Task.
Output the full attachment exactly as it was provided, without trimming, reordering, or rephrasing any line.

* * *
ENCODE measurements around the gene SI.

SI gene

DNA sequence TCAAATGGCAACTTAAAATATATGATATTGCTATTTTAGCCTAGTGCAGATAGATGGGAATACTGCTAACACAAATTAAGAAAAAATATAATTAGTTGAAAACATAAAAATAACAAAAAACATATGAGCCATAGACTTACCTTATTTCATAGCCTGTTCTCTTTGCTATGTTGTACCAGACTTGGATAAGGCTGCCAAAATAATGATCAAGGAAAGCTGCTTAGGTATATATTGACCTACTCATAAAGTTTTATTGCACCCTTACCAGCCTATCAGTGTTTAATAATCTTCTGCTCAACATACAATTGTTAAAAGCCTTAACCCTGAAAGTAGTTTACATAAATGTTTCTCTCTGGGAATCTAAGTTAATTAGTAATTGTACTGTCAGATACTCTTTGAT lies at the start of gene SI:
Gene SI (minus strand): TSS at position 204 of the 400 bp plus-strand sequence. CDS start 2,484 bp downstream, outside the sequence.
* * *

ENCODE measurements around the gene SI.

SI gene

DNA sequence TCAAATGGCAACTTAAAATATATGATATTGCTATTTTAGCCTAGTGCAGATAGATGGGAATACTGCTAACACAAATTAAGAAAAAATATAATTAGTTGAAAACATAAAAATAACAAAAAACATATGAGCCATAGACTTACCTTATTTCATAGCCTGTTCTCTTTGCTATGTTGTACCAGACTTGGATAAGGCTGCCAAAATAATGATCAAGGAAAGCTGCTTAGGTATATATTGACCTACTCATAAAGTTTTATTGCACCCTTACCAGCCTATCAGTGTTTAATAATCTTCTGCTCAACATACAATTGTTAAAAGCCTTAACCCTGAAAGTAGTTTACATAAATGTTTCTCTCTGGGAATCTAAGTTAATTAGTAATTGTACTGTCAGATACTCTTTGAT lies at the start of gene SI:
Gene SI (minus strand): TSS at position 204 of the 400 bp plus-strand sequence. CDS start 2,484 bp downstream, outside the sequence.